Is this Black Sabbath? The SG Gibson may provide a clue
Black Sabbath perhaps snapped during the Esby show
 
As I mentioned earlier there are many resources, some trustworthy, that credit Glassboro as Sabbath’s first American gig that include British author Garry Sharpe-Young (specifically in the book, “Metal: The Definitive Guide”) and the Rock and Roll Hall of Fame’s timeline on Sabbath. I’ve even read accounts that seem legit that tell the tale of a young Ozzy Osbourne, who was allegedly so distraught during the Glassboro gig that he wandered off into a messy pile of tears in corner of Glassboro’s Esby Gymnasium (where the mythological gig was held), while shouting “I hate America and I want to go home!”. Of course I’d be remiss if I didn’t mention that said article spelled Ozzy’s name “Ozzie”, and also notes that Ozzy was 20 at the time, when he was actually 22. I’m probably nitpicking but for what it’s worth, I’d like to present another piece of this very weird puzzle.  Below is a strange show poster for the Glassboro show supposedly created by promoter Rick Green’s little sister. The poster went to auction at Christie’s in 2007. The auction items bio states a bit of maybe-history noting that after the power went out during the first song, Sabbath wasn’t able to continue and the show was made up later at neighboring Montclair State University.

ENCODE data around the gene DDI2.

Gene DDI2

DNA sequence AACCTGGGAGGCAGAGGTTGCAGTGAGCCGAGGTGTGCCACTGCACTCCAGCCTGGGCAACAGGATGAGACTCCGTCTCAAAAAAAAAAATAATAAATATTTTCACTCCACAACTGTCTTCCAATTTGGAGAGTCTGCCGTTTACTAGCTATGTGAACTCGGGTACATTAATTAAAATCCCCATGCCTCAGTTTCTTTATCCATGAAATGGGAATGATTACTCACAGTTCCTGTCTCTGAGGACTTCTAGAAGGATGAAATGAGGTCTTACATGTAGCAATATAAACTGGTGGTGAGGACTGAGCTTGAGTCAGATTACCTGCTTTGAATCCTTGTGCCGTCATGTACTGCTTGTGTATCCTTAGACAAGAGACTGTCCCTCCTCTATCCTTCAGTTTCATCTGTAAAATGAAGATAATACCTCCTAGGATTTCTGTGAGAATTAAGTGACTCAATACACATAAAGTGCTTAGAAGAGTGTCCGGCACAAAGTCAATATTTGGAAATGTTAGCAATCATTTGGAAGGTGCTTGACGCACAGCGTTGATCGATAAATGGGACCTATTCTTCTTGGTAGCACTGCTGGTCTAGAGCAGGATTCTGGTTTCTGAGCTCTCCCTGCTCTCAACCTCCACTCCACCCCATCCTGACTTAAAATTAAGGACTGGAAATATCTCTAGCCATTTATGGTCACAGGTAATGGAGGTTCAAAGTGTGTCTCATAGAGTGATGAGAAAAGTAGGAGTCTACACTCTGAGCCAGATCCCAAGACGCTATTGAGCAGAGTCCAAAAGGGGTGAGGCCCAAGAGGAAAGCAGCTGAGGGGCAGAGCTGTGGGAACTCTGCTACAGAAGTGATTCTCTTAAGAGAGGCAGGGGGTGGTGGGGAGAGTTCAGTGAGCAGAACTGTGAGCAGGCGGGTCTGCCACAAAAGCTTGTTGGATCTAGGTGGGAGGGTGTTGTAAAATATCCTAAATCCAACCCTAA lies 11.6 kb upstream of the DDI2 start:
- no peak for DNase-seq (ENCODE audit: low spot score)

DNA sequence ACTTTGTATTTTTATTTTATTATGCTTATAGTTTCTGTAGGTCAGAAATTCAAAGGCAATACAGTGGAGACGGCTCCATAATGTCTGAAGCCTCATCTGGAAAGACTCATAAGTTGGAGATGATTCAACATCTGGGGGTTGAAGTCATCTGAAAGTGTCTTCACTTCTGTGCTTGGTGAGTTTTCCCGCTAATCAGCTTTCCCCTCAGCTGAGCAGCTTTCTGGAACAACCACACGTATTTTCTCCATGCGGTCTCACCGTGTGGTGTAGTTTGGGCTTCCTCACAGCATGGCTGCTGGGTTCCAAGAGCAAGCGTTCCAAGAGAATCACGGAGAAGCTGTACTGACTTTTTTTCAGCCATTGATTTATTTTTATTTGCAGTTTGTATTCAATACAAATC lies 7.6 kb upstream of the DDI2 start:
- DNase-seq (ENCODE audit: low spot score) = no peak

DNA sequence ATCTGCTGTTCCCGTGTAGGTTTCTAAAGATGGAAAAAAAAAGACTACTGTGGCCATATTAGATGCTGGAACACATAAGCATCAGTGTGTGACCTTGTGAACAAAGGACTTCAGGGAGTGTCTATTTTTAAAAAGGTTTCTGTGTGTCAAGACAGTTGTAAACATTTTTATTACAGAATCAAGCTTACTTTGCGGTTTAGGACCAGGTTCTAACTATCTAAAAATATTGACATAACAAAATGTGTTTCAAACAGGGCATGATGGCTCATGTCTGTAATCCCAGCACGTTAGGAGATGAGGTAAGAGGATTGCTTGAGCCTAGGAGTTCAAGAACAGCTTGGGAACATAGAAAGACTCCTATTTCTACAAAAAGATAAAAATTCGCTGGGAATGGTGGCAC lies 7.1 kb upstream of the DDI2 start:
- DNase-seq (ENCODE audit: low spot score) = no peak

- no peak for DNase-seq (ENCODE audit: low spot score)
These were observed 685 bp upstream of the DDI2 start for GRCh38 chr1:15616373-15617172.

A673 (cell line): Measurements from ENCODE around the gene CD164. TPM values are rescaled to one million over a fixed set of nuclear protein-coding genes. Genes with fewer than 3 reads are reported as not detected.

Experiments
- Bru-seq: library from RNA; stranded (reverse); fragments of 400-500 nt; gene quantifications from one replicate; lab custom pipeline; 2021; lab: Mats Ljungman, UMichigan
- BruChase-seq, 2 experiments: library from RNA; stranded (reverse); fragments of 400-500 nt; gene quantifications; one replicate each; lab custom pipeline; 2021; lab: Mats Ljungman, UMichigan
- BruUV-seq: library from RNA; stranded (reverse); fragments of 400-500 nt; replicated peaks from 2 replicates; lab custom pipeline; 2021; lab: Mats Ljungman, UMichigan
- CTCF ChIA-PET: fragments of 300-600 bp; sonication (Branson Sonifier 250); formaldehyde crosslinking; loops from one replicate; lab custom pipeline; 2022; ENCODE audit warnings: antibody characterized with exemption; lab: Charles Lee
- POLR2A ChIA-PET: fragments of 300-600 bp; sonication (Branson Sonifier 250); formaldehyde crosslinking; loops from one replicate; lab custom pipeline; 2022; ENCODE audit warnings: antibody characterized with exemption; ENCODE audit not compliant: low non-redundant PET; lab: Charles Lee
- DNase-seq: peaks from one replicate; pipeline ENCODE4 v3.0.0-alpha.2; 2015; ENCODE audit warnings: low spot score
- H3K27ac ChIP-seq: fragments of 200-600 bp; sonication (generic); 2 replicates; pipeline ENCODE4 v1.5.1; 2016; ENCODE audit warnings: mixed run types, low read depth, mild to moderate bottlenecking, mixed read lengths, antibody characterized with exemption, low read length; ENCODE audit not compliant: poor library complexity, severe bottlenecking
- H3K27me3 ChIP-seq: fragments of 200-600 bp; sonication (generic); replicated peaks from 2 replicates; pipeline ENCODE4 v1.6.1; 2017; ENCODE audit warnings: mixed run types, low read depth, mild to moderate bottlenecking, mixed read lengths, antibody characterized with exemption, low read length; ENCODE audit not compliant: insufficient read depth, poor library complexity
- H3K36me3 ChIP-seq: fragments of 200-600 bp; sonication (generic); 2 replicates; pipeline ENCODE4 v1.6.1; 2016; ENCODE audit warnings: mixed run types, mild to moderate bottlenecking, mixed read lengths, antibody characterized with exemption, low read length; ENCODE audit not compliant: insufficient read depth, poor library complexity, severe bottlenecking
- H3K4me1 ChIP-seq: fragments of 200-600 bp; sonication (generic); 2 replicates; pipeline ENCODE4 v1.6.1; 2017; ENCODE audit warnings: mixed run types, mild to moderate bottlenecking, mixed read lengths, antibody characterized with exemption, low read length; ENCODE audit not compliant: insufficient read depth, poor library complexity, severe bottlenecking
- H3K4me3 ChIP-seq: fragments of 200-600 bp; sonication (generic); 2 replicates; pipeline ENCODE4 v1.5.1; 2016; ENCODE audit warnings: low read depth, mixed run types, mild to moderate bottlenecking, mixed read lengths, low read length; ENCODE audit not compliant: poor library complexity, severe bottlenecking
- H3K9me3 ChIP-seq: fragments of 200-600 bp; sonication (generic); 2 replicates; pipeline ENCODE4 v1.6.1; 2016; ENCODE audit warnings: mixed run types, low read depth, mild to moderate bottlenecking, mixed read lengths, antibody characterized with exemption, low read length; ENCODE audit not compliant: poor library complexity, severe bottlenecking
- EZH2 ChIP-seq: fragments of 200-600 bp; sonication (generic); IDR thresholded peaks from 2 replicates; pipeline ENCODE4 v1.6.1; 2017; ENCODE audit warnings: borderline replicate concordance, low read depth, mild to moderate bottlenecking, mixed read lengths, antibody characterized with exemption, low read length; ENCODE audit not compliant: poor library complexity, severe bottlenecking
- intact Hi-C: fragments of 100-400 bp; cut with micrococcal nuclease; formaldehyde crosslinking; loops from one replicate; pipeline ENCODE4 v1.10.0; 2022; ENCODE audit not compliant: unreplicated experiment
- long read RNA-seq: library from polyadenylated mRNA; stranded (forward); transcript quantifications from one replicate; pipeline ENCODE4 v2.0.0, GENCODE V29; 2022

Black Sabbath Glassboro show poster Christies
Black Sabbath show poster for Glassboro State College. Christies auction 2007.
 
So what to believe? In my mind, it’s hard to conceive that Tony Iommi’s recollection of Sabbath’s first gig would be incorrect. I mean, he was there, man. And despite the fact that it’s nothing short of a miracle that Ozzy remembers anything from those early days (although in his book “I Am Ozzy” which I’m currently reading, he remembers a lot), the fact that he corroborates Iommi’s heavy metal history lesson just adds credibility to the show taking place at Ungano’s. So let’s put an end to this folklore once and for all. In the pages of the the Fall 1998 issue of Rowan Magazine the University historians took a look back at the many famous visitors they have hosted through the years such as Blondie, Elton John and Jane Fonda. The publication, that the University publishes itself, makes no mention of Black Sabbath. So there you have it. Black Sabbath’s first live US show PROBABLY took place in a small, skuzzy club in Manhattan on October 30th, 1970, not some upper-crust college in New Jersey that was more accustomed to the stylings of Arthur Fiedler and the Boston Pops Orchestra. The END (or is it?).

Posted by Cherrybomb | Leave a comment
The psychedelic madness of Louis Wain’s cats
10.29.2014
04:18 pm

Topics:
Animals
Art
Unorthodox

Tags:
cats
Louis Wain
Schizophrenia

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Though I do prefer dogs, I cannot but help but love Louis Wain’s cats—those beautiful playful wide-eyed felines that slowly evolve (disintegrate?) into psychedelic creatures of the electric night. These paintings have inspired considerable speculation with the oft-cited suggestion that Wain’s paintings show his gradual psychosis and descent into schizophrenia.